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How do you discipline a toddler with little comprehension?

(35 Posts)
peckarollover Wed 25-May-05 13:53:58

I cant remember what to do at this stage?

DS has recently gone from gorgeous, placid, happy boy to full on toddler angst.

He is 2 in September so still quite little but very forceful, wilful and errr a bit wild really.

I cant remember how you deal with bad behaviour when they dont understand concept of threats, consequences etc etc

colditz Wed 25-May-05 13:56:23

I removed my son to the step, and said no, walked off and left him there. Even if they don't understand why you do it to them, it will soon sink in that when they behave in a particular way, all fun will cease!

fastasleep Wed 25-May-05 13:59:36

When DS (15 months) does something naughty we take the hand he did the naughty thing with, give it a tap and say 'NO.' very forecefully....or just say 'NO.' and look very stern and keep doing it and ignoring him completely until he stops doing it and stops acting up...and then give him lots of praise for being a good boy again... after all that though it only works sometimes lol

Nemo1977 Wed 25-May-05 14:04:45

I use time out with my son. He is 19mths and when he is naughty then we tell him xxx was naughty and because of that he is going into time out. We then leave him for a min and go back and say u were here because of xxx. He seems to understand and he also calms down and stops whatever it was. We did try the tapping the hand but found all that happened was he wanted to hit back so we were teaching him a negative behaviour.

Twiglett Wed 25-May-05 14:07:46

time out for 2 mins on a step

Lucycat Wed 25-May-05 14:12:27

I know what you mean about not remembering how to deal with toddlers! dd1 was a placid little angel, who had fantastic self control and has always been utterly reasonable. Dd2 is a whirlwind!!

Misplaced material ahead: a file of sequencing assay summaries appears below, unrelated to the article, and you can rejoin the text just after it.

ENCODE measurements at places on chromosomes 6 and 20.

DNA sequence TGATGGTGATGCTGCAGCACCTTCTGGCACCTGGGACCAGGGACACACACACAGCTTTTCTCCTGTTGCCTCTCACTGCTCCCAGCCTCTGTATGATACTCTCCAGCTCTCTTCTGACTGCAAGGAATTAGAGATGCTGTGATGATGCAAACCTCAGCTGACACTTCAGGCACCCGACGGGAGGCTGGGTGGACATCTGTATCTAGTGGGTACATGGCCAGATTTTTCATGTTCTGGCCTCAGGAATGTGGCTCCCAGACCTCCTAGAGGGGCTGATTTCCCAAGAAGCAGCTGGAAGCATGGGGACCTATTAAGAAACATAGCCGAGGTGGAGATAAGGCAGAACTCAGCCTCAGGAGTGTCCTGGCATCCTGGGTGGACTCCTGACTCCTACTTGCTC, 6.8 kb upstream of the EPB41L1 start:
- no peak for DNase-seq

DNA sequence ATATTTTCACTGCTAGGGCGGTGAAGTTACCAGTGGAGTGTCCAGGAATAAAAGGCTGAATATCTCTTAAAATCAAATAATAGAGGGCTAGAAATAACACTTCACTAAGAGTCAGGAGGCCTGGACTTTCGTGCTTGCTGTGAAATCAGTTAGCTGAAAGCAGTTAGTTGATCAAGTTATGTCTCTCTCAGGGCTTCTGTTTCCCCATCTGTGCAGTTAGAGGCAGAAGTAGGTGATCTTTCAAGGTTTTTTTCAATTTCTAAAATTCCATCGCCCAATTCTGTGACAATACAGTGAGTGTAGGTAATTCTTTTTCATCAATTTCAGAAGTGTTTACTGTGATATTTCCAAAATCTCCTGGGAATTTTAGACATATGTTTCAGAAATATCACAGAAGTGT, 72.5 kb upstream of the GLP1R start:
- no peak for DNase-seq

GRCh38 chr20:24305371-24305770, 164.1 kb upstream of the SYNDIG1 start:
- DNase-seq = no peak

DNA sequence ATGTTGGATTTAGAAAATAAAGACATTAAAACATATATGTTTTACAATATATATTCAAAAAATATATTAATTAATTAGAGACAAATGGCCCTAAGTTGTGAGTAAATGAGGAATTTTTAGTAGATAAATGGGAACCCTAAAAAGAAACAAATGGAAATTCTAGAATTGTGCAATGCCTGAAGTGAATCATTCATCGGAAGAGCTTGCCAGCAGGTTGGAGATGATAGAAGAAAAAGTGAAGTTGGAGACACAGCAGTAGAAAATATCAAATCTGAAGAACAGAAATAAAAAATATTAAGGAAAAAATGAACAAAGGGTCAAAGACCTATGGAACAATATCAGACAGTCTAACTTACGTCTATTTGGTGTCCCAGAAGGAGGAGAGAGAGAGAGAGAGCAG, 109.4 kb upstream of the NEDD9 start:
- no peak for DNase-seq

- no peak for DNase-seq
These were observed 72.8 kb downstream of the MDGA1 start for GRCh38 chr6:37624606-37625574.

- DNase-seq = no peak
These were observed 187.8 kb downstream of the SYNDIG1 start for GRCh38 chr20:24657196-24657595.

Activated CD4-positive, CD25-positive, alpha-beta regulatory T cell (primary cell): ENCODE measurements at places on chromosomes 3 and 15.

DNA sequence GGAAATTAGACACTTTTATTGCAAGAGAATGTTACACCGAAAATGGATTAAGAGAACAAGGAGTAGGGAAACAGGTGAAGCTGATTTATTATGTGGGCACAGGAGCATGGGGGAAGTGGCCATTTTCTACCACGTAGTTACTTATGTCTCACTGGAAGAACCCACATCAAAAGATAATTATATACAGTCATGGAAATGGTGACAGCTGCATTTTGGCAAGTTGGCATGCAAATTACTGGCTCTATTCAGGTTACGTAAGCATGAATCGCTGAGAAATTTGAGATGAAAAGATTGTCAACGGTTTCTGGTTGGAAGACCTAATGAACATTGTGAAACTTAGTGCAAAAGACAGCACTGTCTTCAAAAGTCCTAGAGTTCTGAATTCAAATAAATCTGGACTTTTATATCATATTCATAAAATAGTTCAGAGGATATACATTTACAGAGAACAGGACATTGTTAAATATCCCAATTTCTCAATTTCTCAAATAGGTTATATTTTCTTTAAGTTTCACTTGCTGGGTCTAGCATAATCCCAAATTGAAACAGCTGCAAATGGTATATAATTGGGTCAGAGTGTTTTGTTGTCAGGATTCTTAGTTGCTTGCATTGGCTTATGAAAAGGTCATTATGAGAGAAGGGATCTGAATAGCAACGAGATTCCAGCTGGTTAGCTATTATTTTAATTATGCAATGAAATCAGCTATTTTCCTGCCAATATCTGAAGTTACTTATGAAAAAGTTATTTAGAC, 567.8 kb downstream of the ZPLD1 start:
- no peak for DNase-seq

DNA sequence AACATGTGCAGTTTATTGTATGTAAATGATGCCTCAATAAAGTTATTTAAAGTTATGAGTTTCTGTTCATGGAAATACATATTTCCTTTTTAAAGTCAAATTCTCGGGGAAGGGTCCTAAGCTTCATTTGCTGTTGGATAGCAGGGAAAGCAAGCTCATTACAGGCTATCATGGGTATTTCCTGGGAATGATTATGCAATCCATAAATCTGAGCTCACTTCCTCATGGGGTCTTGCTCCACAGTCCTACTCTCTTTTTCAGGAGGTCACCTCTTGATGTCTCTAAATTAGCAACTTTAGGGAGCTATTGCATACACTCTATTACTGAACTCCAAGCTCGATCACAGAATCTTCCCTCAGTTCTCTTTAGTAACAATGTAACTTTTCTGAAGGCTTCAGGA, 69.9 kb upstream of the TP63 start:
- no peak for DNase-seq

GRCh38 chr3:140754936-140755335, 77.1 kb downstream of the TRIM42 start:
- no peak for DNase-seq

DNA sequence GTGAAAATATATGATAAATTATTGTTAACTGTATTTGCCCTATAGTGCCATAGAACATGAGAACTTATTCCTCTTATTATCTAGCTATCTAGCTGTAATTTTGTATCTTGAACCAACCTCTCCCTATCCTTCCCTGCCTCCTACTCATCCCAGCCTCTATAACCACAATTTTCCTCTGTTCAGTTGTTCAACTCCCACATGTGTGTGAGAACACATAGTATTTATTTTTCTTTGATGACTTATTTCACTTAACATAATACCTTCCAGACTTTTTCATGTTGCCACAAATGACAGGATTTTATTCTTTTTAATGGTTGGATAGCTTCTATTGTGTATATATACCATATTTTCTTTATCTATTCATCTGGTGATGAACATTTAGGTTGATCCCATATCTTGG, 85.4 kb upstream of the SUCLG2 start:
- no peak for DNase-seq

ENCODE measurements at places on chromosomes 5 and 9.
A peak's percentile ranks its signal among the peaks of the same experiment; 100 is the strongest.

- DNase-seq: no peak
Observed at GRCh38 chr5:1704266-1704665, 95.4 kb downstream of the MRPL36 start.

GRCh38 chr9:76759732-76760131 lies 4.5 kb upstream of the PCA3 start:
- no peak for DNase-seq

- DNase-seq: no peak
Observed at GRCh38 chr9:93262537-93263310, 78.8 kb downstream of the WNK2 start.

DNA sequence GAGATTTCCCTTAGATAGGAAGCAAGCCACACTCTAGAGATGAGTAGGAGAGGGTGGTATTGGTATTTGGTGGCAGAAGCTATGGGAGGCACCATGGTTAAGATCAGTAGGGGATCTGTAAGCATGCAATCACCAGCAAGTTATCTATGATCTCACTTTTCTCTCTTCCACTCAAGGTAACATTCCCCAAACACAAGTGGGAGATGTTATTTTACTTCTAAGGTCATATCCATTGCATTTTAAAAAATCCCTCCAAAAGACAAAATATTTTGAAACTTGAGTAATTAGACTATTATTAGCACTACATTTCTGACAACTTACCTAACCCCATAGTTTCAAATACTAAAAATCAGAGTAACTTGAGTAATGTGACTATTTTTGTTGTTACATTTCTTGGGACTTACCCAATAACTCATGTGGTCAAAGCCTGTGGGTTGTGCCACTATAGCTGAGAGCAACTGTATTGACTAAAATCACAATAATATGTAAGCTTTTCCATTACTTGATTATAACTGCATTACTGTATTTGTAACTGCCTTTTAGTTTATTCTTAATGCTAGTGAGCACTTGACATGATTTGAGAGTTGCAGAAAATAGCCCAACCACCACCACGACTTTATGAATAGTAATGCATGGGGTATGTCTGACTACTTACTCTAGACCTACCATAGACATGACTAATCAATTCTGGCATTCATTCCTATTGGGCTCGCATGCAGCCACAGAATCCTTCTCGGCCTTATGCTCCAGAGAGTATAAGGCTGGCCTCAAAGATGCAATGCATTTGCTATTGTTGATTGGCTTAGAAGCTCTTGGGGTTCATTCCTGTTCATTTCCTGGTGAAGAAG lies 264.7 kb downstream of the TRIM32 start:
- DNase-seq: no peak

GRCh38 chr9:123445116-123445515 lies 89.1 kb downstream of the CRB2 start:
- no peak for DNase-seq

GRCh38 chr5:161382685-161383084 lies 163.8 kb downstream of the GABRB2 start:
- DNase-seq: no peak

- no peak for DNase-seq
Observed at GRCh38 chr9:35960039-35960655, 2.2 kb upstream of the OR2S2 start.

She has just stopped the slapping thing (just 2yrs)- we used the naughty step, but she would just say 'sorry mummy' if she slapped dd1 and take herself there!! Kind of defeated the object!

get down close, hold both hands down and say no - not nice. Seems to work, keep it simple. Oh and good luck!!

serenity Wed 25-May-05 14:16:27

I tell DD No, and if that doesn't work I'll take away whatever it is she's hitting/destroying/bitting etc or take her away iyswim. So if she's drawing on the telly I'll say no, if she still does it I'll take the pencil away, and if she's still being a*sey I'll take her away from the TV and sit her in the middle of the floor by herself.

elibelly Wed 25-May-05 14:18:13

I'm having the same problem with my ds, also 2 in Sept, he seems to understand some things but not others, and he has delayed speech development so we have communication problems generally. He's taken to hitting his sister a lot, sometimes when she takes something that he was playing with but more often than not just because she's there. I haven't tried the naughty step thing, but removing him from the situation and ignoring him for a minute just seems to make him howl and when he gets over that he just goes back and hits her again Sorry to be no help but just wanted to say you're not alone

serenity Wed 25-May-05 14:21:35